How to Start a Restaurant? (Step by Step Guide)

Jon Morgan
Published by Jon Morgan | Co-Founder & Chief Editor
Last updated: April 9, 2024
Methodology
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Starting a restaurant is an important venture that requires careful planning, strategic decision-making, and extensive knowledge of this sector.

To help you in this endeavor, we partnered with our team of seasoned entrepreneurs, drawing on their decade-long experience, to deliver this comprehensive guide to starting a restaurant.

After thoroughly examining the legally binding state rules and regulations, Venture Smarter has compiled a review that serves as an invaluable resource to prospective restaurant owners.

Quick Summary

  • To start a restaurant effectively, choose a niche, draft a business plan, secure funding, form a legal entity, register for taxes, and obtain the necessary licenses and permits.
  • A comprehensive business plan and funding strategy are critical to the restaurant's initial setup and long-term success.
  • Nearly 60% of new restaurants fail within the first year, underscoring the importance of thorough planning and market research.
  • Selecting the right niche and location is crucial for a restaurant's success. I always emphasize to my clients that it should align with the owner's passion and market demand.


10 Steps to Start a Restaurant

Using a tablet device to look for information on how to start a restaurant

The restaurant industry in the U.S. is enormous, with nearly 750,000 registered restaurants as of 2023, according to the National Restaurant Association [1].

To start your own restaurant, you must first understand the industry dynamics and choose a niche that suits you. Doing so will dictate the foundation of your business since it is the baseline for running a successful restaurant.

While the niche and business plan are the first steps to success in the restaurant industry, others follow. Let's look at all of them below.

1. Choose a Niche

Choosing an idea that inspires your entrepreneurial spirit and brainstorming are the first steps in opening a successful restaurant.

Do you want to create a farm-to-table pop-up restaurant, quick-service restaurant, or a vegan food truck? Maybe serving solely warm breakfast comfort food is your only goal.

When picking a restaurant concept, consider the service you want to offer, menu items, your target audience, and your unique brand.

2. Draft your Business Plan

Drafting business plan and marketing

Writing a restaurant business plan requires addressing questions about your target market, the sustainability of your plan, and potential challenges you might not have anticipated.

When done correctly, this method will assist you in clarifying the subsequent processes required for launching your restaurant, providing you with the best chance of success.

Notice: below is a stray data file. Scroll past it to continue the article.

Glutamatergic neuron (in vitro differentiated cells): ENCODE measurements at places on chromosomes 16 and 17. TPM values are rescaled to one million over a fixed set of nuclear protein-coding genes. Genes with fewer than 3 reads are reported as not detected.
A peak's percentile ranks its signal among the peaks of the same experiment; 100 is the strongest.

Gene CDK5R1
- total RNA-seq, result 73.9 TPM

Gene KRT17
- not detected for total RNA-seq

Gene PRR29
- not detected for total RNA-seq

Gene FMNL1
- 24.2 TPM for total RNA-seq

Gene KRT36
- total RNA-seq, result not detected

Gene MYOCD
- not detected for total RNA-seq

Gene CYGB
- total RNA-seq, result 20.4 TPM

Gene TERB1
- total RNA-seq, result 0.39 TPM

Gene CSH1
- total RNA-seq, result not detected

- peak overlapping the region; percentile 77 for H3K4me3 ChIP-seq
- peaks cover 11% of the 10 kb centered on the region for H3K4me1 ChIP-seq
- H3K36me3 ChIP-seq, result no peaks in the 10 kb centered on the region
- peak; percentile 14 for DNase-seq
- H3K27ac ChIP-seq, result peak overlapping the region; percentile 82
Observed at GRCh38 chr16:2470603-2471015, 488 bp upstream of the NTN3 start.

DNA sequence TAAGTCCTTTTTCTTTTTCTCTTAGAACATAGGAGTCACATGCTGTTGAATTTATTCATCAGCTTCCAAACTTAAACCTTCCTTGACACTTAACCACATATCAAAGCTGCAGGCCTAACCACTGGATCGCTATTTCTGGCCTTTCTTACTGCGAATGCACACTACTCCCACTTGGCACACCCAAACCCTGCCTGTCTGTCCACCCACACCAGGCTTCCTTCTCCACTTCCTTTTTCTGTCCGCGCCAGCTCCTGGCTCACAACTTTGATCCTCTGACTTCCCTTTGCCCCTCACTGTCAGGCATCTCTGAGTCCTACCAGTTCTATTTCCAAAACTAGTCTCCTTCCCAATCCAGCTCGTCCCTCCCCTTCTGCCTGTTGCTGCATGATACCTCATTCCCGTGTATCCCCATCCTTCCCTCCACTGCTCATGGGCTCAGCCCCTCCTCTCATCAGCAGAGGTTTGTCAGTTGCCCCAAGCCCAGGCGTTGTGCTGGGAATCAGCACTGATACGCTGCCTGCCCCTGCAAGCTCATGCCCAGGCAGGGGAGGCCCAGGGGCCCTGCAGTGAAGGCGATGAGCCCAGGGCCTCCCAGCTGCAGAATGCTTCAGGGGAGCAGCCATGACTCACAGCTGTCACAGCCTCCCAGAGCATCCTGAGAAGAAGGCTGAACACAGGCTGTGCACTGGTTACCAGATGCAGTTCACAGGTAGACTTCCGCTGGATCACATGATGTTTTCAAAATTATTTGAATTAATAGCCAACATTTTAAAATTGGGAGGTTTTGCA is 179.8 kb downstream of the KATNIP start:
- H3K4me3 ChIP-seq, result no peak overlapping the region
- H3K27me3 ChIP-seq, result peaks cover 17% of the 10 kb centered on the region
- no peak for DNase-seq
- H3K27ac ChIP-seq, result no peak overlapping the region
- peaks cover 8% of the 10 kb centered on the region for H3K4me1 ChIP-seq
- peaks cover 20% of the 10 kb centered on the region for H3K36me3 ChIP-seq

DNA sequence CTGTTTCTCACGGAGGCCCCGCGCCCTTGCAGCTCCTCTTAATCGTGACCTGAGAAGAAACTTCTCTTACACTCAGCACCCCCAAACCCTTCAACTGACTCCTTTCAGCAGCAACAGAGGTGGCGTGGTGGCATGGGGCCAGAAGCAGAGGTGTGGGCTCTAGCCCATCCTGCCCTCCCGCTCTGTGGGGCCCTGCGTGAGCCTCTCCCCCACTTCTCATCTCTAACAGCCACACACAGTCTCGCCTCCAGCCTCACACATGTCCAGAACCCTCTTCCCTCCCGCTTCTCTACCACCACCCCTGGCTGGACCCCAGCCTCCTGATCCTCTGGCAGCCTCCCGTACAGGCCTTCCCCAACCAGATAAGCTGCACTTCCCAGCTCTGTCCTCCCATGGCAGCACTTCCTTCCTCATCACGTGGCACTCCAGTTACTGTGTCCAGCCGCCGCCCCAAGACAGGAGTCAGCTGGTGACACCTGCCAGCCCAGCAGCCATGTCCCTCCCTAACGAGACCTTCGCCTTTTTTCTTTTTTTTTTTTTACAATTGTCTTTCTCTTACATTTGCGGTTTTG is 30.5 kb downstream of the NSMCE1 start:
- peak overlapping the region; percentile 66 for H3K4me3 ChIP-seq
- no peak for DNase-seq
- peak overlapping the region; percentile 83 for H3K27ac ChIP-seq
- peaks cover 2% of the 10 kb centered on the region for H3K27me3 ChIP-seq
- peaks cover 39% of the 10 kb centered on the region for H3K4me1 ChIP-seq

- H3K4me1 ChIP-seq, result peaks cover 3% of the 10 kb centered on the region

The following questions should be addressed as part of the business planning process for your new restaurant:

  • What sort of eatery do you wish to operate? This is your "elevator pitch," which you should practice giving to friends, family, clients, lenders, investors, and everyone else.
  • Who is your restaurant for? Your target market is the population that your restaurant is intended to serve.
  • Who are your competitors? Knowing your market's competitors and how their restaurants compare to and contrast with yours can be useful.
  • What city will your restaurant be in? It won't work out to have a pricey steakhouse in the center of a low-income community.
  • How can people locate your restaurant? Will you use social media, paid advertising, word-of-mouth marketing, or other strategies to promote your company? We recommend using well-known review applications like Resy, OpenTable, and Yelp to make it easy for guests to find, rate, and reserve a table at your restaurant online.
  • What resources will your restaurant require? Spend time immediately making a comprehensive inventory of all the one-time and ongoing restaurant costs your company will incur.
  • How will your restaurant make money? A restaurant's ability to bring in money, pay its bills, and eventually turn a profit depends on its business plan.
  • How soon will your restaurant start to make money? Using a revenue prediction, estimate how long it will take to break even, recover your initial investment, and operate a profitable business.
  • What don't you want to give in on? What principles matter most to you personally and professionally? What are your business stand-points? In the future, this will support you in making important business decisions.